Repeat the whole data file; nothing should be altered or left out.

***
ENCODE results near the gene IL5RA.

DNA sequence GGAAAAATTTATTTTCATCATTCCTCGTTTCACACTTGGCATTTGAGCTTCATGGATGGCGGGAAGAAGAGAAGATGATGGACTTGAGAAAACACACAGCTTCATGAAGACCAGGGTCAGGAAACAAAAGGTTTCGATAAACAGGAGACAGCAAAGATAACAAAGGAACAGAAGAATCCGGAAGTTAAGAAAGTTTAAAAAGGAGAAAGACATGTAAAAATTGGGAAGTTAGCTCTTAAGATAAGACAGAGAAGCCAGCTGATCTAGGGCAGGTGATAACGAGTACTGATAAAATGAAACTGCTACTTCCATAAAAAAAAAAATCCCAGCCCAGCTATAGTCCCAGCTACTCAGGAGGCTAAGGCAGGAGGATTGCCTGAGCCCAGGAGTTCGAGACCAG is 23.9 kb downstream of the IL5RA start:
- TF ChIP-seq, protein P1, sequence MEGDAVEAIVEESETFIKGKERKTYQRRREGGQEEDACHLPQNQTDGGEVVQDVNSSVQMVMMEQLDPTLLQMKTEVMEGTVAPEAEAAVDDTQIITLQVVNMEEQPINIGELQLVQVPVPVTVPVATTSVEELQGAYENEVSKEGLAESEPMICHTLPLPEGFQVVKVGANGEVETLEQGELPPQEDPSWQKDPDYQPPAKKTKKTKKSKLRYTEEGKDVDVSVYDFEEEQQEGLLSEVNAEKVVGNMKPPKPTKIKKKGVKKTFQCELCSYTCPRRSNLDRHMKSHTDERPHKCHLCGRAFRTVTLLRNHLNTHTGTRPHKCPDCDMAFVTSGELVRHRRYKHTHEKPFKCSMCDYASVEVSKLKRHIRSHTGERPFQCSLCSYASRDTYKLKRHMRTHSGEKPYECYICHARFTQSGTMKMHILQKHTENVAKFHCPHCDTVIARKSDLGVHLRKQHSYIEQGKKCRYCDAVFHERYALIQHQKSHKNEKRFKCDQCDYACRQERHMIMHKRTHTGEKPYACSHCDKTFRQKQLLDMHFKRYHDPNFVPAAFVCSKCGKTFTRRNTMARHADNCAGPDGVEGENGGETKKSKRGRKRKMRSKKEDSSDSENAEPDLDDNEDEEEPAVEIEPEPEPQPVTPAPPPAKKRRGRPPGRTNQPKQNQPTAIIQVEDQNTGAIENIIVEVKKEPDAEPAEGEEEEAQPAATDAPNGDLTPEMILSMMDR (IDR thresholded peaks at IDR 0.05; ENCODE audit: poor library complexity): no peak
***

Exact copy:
ENCODE results near the gene IL5RA.

DNA sequence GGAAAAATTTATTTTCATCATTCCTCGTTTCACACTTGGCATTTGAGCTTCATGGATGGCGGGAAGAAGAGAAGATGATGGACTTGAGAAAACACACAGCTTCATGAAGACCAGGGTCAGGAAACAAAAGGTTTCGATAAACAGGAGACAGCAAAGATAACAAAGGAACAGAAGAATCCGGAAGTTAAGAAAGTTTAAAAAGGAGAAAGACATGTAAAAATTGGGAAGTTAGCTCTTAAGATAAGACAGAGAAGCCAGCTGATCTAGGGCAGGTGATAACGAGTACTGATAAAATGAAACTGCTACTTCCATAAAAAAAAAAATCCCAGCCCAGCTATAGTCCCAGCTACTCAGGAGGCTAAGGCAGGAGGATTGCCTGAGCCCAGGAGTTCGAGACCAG is 23.9 kb downstream of the IL5RA start:
- TF ChIP-seq, protein P1, sequence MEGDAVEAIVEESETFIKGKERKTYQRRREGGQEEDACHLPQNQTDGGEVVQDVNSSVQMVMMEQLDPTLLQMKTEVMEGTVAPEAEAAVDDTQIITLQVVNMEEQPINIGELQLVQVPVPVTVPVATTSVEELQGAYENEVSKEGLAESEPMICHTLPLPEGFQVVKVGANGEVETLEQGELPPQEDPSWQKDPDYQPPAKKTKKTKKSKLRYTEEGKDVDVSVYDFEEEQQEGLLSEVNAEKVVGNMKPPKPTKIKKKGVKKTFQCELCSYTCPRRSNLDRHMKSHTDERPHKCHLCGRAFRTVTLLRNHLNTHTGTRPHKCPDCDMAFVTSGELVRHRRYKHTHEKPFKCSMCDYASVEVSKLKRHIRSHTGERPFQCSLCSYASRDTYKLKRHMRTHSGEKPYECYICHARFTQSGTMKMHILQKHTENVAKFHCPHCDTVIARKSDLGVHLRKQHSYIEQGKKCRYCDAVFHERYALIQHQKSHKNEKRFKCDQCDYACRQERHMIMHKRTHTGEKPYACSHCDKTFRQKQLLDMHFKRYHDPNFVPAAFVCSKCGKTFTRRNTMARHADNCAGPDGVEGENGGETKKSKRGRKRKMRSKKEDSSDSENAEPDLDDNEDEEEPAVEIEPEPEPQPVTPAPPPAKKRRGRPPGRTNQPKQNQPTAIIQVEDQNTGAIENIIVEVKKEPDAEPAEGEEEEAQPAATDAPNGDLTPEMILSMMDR (IDR thresholded peaks at IDR 0.05; ENCODE audit: poor library complexity): no peak